Vint Cerf's Top YouTube Videos

Uploaded by FiveYear on 09.05.2010

Hi, I'm Vint Cerf.
I'm Google's Chief Internet Evangelist.
And I've been asked to select a few of the many millions of videos in YouTube
that I've found the most profound and moving.
I've picked six of them in particular to share with you.
The first one is by Pattie Maes from MIT
and she talks about what it's like when a computer with a video camera
and a projector and microphones and a headset or speakers,
embed itself into the same universe that you and I interact with every day.
Here we see the power of having a computer become part of our environment,
watching us make gestures and interpreting them
and literally becoming a partner in the exploration of information.
The second video is from the Hubble Deep Field.
Here it was titled; "The Most Important Image Ever Taken."
The Hubble space telescope zooms outward
some 14 or 141/2 billion light years into the past
to show the beginnings of galaxy formations in our universe.
It's simply profound to recognize
how early in the evolution of the universe galactic structures were forming.
It simply gives us a sense of how tiny and small we are
in this vast universe that continues to evolve.
The third video is called " Big Dog from Boston Dynamics".
This was a Defense Advanced Research Projects Agency (DARPA) effort to build a robot
which is capable of carrying very heavy weights, more than the robot itself weighs.
It really does have a very animal like appearance to it.
It's even a little bit unnerving because the thing is very stable on its feet,
you can push it very hard and it adjusts its posture to recover from that
and it can carry heavy loads over very, very rough and varied terrain.
I've found this fairly stunning to think that we've gotten this far into the production
of robotics for practical applications.
The fourth video is by Brian Greene
and it's called "The Elegant Universe; Einstein's Relativity".
And here we get one of Brian Greene's beautiful, clear and very exciting explanations
for what it was that Einstein recognized
when he was able to see the Universe as a four dimensional manifold,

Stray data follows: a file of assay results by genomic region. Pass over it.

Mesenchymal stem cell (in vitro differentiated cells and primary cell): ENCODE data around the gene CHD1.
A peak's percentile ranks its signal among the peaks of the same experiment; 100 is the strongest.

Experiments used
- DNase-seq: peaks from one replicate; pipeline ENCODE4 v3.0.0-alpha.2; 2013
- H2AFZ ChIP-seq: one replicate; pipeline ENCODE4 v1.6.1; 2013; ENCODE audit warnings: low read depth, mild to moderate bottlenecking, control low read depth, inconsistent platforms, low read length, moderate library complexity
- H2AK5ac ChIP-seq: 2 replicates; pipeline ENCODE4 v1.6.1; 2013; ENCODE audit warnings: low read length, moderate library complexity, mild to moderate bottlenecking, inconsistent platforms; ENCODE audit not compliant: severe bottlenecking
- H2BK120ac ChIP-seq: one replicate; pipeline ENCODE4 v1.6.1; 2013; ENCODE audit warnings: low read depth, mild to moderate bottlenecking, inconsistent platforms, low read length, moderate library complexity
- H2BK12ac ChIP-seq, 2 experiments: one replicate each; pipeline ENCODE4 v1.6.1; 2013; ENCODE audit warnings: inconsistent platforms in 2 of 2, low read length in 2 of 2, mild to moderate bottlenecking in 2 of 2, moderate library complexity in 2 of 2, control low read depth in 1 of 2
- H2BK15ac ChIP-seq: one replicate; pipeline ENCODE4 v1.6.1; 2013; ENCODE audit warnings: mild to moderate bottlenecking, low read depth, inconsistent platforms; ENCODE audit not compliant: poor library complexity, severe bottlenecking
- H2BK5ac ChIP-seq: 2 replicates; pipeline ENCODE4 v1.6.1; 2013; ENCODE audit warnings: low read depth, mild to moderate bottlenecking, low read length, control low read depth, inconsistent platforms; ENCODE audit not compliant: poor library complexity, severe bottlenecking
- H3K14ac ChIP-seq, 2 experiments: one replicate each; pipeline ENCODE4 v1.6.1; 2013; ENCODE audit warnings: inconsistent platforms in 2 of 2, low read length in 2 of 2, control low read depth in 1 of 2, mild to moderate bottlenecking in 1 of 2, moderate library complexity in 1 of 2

in which topology played such a critical role;
curvature emulating gravity in this four dimensional space.
Of course later,
Brian goes on to explain string theory in other videos which I recommend that you find.
Here we see extraordinary 11 dimensional universes being considered
a much more complex topological structure,
the Calabi-Yau spaces for example.
Illustrating things in the small; quantum gravity for example,
in addition to the things in the large which Einstein so ably described.
The fifth video is by Richard Feynman who is an extremely noted physicist;
many years at Caltech, he worked on the Manhattan Project and the Atomic Bomb,
he had a remarkably bizarre and quirky sense of humor,
very googley I think.
But here you see the wonderful clarity and enthusiasm of Feynman's lectures.
This one was called "The Inconceivable Nature of Nature."
And you have this feeling of young boyish awe that Feynman exhibits
and this determination to understand exactly how this universe of ours actually works.
And finally we hear from Stephen Hawking,
in another one of the TED videos.
Hawking of course as you all know,
occupies the Newton's chair at Cambridge University,
but more importantly this man,
who otherwise is physically disabled has shown such remarkable ability in physics,
he speaks profoundly of the universe around us,
and also maintains this remarkable sense of humor.
You have to catch his commentary on aliens and what they're likely to,
what we're likely to encounter if we meet them or they meet us.
So those are the six videos that I found the most interesting in a quick look
at what's out there on YouTube.
I'm sure you'll find many more.
It's been a lot of fun.
Thanks so much for letting me take time to chat with you.
Bye for now.